Brent crude prices continue to hold near its three-year high to close slightly above US$70/barrel yesterday. Let us look at why oil prices are rising and what this means for investors in 2018.
The International Energy Agency’s (IEA) monthly oil report in mid-Jan 2018 was generally bullish. IEA estimates that global oil demand in 2018 is estimated to be 99.1 mb/d (million barrels per day). Oil demand grew by 1.6mb/d in 2017 but is expected to slowdown by 1.3mb/d in 2018 due to higher oil prices, changing patterns of oil use in China, weakness in Organisation for Economic Co-operation and Development (OECD) demand and the switch to natural gas in many non-OECD countries.
On the supply side, global crude oil markets saw an exceptionally tight 2017 fourth quarter as the large draw in OECD crude stocks coincided with a decline in Chinese implied crude balances. The combined draw is estimated at 1 mb/d. Of particular interest was the fact that oil production in the US continues to rise impressively; US crude supply is expected to exceed 10mb/d and surpass Saudi Arabia as the world’s second largest producer of crude oil in 2018. Venezuela accounted for the largest unplanned output fall in 2017 and production declines continue to accelerate.
Overall, a December 2017 Reuters survey of 32 economists and analysts forecast Brent crude to average $59.88/barrel in 2018. Some banks have raised their Brent 2018 price forecasts by between $5/barrel and $8/barrel, citing supply tightness and strengthening growth in demand.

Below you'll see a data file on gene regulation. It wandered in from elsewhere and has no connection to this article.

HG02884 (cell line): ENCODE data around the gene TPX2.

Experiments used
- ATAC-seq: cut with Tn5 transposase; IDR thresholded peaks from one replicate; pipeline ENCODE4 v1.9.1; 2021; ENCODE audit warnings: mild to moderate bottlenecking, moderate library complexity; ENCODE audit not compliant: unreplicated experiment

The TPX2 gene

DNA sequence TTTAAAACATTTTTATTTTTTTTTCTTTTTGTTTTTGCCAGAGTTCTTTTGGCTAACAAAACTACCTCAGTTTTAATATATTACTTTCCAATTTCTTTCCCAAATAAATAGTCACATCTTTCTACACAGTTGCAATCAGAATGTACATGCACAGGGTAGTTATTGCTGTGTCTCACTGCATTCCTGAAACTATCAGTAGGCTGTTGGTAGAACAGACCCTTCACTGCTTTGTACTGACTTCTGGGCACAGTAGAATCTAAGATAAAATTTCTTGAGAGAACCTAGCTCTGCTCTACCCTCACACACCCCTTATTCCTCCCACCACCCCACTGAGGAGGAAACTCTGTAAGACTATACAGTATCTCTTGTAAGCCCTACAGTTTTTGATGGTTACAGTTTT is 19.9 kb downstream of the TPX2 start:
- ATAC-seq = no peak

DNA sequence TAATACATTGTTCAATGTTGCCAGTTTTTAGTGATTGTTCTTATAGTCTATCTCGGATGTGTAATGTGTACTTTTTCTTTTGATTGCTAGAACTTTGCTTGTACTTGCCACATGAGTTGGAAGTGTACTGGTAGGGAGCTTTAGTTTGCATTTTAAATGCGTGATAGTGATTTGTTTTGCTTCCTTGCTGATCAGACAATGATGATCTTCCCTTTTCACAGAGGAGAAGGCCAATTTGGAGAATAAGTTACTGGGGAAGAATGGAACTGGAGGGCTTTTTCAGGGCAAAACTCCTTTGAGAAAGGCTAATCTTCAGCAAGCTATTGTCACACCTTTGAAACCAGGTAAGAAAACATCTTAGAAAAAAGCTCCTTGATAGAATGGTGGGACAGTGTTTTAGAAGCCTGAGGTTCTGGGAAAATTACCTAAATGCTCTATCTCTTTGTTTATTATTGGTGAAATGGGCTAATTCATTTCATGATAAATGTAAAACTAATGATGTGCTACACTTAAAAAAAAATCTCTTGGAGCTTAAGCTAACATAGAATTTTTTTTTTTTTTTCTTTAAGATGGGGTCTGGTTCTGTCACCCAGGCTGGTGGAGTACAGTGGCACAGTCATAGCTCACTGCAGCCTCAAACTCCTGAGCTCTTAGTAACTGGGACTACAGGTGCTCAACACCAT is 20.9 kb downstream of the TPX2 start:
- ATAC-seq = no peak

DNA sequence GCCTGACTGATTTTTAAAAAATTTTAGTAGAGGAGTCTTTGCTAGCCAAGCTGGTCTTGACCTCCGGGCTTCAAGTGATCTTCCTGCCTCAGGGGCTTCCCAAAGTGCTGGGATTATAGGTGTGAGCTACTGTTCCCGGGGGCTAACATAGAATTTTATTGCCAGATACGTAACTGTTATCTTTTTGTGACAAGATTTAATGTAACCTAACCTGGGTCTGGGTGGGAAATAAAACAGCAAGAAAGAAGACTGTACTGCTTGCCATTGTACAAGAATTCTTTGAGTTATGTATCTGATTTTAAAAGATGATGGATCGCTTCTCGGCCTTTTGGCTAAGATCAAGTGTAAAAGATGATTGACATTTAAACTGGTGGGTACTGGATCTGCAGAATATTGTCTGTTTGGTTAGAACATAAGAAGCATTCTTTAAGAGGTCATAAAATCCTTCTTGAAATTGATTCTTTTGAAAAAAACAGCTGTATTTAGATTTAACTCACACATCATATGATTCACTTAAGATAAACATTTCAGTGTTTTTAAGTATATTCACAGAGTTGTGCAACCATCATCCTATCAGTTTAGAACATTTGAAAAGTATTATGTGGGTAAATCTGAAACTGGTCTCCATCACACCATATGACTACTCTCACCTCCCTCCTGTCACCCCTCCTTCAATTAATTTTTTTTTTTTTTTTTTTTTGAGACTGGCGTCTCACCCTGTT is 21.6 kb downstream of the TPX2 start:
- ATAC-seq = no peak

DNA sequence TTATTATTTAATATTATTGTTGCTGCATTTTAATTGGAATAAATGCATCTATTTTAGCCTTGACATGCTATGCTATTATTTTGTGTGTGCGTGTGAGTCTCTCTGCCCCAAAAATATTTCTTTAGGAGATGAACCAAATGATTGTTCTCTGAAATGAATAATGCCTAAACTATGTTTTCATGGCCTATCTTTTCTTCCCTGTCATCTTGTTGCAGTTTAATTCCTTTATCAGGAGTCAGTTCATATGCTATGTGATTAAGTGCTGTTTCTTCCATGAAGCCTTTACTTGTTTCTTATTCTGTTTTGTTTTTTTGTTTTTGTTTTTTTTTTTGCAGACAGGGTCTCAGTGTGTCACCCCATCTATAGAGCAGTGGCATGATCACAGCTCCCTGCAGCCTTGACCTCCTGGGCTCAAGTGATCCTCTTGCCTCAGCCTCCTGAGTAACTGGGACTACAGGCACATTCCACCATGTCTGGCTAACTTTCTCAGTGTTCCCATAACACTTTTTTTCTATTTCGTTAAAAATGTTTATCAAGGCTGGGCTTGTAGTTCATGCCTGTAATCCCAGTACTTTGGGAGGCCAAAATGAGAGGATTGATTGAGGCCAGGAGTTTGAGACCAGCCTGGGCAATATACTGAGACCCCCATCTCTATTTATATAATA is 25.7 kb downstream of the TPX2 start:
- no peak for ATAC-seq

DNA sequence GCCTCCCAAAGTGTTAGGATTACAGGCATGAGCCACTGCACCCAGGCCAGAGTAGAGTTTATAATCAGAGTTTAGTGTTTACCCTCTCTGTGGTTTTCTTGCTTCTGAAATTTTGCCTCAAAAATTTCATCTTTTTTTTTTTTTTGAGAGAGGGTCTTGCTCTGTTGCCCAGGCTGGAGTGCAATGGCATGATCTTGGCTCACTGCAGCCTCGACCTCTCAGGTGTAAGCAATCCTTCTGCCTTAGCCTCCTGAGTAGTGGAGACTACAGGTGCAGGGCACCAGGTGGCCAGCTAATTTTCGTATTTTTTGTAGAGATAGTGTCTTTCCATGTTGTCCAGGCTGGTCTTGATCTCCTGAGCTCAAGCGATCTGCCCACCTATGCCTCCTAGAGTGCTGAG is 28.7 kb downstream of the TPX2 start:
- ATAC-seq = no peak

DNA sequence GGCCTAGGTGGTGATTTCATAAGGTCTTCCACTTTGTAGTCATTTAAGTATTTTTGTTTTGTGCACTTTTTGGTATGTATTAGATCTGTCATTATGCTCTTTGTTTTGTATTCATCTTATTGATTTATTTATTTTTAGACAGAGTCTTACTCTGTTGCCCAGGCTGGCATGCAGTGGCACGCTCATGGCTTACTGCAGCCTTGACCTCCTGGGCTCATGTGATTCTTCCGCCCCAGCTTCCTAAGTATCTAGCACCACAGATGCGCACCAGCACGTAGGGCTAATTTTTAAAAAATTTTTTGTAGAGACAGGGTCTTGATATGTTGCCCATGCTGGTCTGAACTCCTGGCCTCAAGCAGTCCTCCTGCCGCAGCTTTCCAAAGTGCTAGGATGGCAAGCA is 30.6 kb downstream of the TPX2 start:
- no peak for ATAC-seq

It goes without saying investing in oil and commodities is not for the faint of heart. For investors prepared to accept the volatility, they can look into exchange-traded funds (ETFs) and/or stocks of upstream petroleum companies.
The oil and gas industry is generally divided into three segments. Upstream companies explore and produce oil. Midstream companies process, store and transport petroleum commodities. Downstream corporations include refineries, distributors and retailers that sell finished petroleum goods to the end-consumers. Do bear in mind there are relatively few companies listed in Singapore that have a substantial upstream presence. Gaining exposure to oil directly would almost certainly mean Singapore-based investors would have to purchase ETFs or equities denominated in US dollars.
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The information provided is for general information purposes only and is not intended to be personalised investment or financial advice.
Editor's note: The article has been updated after the initial publication.